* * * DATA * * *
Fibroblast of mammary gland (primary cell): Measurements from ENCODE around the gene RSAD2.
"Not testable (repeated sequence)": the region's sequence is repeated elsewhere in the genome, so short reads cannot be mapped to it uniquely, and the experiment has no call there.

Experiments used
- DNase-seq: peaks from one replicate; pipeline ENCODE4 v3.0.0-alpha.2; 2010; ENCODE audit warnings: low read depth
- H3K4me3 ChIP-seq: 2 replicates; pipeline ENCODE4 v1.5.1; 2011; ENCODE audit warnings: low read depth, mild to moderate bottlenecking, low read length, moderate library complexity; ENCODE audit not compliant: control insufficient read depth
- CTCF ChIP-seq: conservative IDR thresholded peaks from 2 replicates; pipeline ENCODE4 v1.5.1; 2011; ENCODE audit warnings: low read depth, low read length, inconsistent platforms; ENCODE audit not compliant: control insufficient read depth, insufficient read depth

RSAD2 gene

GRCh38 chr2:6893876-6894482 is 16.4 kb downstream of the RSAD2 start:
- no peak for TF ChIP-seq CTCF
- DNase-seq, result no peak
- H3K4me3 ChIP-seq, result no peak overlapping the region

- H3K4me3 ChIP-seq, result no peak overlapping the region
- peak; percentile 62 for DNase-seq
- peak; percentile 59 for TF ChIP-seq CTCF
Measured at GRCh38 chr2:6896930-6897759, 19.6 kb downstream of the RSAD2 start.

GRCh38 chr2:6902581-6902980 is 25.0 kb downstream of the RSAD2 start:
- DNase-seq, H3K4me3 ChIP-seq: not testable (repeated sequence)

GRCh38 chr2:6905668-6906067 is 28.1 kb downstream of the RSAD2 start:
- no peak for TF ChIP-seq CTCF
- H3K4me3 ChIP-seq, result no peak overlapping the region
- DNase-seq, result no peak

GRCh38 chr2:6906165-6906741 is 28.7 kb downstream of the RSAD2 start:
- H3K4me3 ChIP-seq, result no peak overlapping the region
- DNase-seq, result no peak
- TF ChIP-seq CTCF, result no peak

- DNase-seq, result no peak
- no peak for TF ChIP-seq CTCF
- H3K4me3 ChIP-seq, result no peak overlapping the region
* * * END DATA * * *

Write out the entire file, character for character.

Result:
Fibroblast of mammary gland (primary cell): Measurements from ENCODE around the gene RSAD2.
"Not testable (repeated sequence)": the region's sequence is repeated elsewhere in the genome, so short reads cannot be mapped to it uniquely, and the experiment has no call there.

Experiments used
- DNase-seq: peaks from one replicate; pipeline ENCODE4 v3.0.0-alpha.2; 2010; ENCODE audit warnings: low read depth
- H3K4me3 ChIP-seq: 2 replicates; pipeline ENCODE4 v1.5.1; 2011; ENCODE audit warnings: low read depth, mild to moderate bottlenecking, low read length, moderate library complexity; ENCODE audit not compliant: control insufficient read depth
- CTCF ChIP-seq: conservative IDR thresholded peaks from 2 replicates; pipeline ENCODE4 v1.5.1; 2011; ENCODE audit warnings: low read depth, low read length, inconsistent platforms; ENCODE audit not compliant: control insufficient read depth, insufficient read depth

RSAD2 gene

GRCh38 chr2:6893876-6894482 is 16.4 kb downstream of the RSAD2 start:
- no peak for TF ChIP-seq CTCF
- DNase-seq, result no peak
- H3K4me3 ChIP-seq, result no peak overlapping the region

- H3K4me3 ChIP-seq, result no peak overlapping the region
- peak; percentile 62 for DNase-seq
- peak; percentile 59 for TF ChIP-seq CTCF
Measured at GRCh38 chr2:6896930-6897759, 19.6 kb downstream of the RSAD2 start.

GRCh38 chr2:6902581-6902980 is 25.0 kb downstream of the RSAD2 start:
- DNase-seq, H3K4me3 ChIP-seq: not testable (repeated sequence)

GRCh38 chr2:6905668-6906067 is 28.1 kb downstream of the RSAD2 start:
- no peak for TF ChIP-seq CTCF
- H3K4me3 ChIP-seq, result no peak overlapping the region
- DNase-seq, result no peak

GRCh38 chr2:6906165-6906741 is 28.7 kb downstream of the RSAD2 start:
- H3K4me3 ChIP-seq, result no peak overlapping the region
- DNase-seq, result no peak
- TF ChIP-seq CTCF, result no peak

- DNase-seq, result no peak
- no peak for TF ChIP-seq CTCF
- H3K4me3 ChIP-seq, result no peak overlapping the region